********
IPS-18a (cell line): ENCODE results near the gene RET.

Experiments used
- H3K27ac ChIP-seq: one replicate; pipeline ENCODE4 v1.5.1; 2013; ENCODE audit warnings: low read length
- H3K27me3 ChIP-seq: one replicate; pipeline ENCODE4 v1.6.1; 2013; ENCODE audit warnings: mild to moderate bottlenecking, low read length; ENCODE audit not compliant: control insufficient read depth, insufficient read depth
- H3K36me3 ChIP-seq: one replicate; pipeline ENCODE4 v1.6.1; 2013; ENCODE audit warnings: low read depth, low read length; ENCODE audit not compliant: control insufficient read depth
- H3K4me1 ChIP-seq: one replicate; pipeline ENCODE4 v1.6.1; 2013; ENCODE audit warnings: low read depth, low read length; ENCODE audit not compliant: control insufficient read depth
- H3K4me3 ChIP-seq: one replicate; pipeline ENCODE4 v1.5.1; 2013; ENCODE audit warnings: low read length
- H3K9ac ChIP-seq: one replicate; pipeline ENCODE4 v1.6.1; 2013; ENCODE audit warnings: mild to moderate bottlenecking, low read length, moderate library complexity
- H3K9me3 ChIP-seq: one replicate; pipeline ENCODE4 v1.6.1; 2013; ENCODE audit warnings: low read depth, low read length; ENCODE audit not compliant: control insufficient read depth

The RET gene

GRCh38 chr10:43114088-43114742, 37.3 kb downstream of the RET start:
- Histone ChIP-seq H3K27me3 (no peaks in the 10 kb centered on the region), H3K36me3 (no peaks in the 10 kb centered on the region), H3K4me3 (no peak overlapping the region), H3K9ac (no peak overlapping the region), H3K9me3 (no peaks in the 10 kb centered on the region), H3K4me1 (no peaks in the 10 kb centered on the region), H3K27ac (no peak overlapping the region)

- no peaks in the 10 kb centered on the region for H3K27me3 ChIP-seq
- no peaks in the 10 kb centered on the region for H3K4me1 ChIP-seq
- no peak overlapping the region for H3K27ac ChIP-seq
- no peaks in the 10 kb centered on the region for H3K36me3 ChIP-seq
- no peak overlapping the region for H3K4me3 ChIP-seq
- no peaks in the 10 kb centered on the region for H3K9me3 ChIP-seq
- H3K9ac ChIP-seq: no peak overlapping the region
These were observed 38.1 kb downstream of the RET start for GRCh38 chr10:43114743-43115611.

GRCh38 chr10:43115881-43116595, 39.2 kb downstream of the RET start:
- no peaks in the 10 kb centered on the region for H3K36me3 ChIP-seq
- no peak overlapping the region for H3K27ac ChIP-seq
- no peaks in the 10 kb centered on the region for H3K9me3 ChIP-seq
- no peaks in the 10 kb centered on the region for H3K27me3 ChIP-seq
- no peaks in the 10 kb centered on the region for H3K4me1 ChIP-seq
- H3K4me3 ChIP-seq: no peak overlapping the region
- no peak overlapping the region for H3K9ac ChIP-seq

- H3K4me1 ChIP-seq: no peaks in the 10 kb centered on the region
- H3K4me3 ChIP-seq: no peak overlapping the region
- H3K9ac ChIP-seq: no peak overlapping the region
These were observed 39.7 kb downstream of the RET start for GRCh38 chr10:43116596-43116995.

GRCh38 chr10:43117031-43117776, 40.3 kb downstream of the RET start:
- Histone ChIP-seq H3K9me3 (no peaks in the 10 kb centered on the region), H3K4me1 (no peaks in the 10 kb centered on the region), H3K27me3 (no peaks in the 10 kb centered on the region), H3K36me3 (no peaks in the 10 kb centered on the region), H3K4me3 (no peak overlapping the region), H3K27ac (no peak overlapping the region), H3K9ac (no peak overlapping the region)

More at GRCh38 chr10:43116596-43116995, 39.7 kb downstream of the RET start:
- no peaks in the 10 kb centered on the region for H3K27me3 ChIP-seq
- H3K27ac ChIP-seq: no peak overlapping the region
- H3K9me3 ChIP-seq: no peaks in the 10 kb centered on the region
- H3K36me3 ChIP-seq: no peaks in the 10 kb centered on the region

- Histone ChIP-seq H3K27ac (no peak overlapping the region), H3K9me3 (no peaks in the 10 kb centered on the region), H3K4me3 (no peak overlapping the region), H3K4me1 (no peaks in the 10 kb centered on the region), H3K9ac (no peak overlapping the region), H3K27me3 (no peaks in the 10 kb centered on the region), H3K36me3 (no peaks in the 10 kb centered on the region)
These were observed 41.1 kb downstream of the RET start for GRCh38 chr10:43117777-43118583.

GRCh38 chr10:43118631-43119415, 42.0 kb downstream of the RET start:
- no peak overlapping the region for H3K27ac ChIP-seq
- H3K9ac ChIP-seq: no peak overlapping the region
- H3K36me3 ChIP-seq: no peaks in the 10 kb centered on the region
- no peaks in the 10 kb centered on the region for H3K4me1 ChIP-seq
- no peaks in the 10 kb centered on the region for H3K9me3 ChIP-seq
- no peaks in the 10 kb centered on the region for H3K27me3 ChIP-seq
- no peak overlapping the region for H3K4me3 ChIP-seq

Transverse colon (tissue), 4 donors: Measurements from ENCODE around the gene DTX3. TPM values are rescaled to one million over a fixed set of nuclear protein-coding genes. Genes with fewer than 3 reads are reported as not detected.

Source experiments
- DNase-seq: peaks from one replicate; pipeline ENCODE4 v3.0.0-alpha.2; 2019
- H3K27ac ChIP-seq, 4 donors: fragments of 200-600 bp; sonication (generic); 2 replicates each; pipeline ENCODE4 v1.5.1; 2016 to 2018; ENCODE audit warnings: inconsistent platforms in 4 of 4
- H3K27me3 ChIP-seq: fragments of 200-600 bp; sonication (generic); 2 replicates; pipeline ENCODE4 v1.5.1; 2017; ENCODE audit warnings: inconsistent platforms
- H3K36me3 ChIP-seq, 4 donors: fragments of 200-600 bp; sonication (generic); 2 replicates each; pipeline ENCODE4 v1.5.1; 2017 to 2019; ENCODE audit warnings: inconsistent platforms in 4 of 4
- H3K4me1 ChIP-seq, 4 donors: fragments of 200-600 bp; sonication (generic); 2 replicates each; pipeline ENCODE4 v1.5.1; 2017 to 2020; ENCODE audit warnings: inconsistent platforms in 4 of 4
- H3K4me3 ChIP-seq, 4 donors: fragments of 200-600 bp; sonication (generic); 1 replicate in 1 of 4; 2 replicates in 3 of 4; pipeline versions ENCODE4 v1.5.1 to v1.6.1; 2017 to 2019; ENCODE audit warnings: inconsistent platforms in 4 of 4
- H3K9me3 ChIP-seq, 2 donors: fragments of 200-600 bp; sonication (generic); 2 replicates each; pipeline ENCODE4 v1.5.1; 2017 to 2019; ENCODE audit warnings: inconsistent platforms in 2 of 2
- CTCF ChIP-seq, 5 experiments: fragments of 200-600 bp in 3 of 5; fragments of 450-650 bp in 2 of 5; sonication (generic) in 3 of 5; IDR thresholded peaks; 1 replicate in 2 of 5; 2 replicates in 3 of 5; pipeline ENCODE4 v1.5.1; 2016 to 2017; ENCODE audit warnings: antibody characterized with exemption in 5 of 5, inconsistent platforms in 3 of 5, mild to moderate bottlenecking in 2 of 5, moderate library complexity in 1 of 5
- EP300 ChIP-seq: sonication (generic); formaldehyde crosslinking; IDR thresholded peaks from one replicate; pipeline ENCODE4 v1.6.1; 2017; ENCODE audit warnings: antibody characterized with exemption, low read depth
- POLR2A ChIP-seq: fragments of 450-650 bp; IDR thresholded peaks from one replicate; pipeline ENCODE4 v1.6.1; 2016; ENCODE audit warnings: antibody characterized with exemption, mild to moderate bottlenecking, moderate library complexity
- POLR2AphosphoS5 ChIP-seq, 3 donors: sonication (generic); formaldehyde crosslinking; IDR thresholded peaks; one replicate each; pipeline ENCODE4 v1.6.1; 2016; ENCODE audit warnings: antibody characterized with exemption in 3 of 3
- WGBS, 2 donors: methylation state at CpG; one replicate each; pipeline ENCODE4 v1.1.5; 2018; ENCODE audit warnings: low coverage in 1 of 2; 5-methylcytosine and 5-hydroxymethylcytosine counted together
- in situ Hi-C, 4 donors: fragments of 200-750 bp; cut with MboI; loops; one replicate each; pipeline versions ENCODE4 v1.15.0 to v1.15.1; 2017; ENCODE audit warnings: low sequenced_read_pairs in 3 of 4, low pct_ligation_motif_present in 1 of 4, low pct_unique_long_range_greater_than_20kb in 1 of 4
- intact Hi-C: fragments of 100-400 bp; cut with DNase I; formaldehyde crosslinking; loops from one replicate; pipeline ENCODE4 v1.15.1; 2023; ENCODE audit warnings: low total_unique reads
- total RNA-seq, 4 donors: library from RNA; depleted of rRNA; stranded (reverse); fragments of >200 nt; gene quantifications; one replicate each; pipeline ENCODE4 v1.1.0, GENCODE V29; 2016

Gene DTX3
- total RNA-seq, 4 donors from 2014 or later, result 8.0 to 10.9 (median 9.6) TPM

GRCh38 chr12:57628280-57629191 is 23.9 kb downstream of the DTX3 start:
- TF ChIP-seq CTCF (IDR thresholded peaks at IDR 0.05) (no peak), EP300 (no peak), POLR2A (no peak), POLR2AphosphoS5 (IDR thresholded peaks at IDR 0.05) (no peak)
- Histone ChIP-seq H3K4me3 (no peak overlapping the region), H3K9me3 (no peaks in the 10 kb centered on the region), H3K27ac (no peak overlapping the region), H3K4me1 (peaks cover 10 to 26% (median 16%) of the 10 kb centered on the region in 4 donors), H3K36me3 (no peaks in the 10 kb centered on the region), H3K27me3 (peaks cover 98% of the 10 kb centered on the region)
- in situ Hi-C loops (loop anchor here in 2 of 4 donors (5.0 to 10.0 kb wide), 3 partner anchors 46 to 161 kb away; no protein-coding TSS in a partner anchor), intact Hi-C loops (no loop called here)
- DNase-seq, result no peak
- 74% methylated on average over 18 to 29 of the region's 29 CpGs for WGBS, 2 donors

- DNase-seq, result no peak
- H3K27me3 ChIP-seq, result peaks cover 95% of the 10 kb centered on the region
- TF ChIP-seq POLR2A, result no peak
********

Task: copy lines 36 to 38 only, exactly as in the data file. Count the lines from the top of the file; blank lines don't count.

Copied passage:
- no peaks in the 10 kb centered on the region for H3K27me3 ChIP-seq
- H3K27ac ChIP-seq: no peak overlapping the region
- H3K9me3 ChIP-seq: no peaks in the 10 kb centered on the region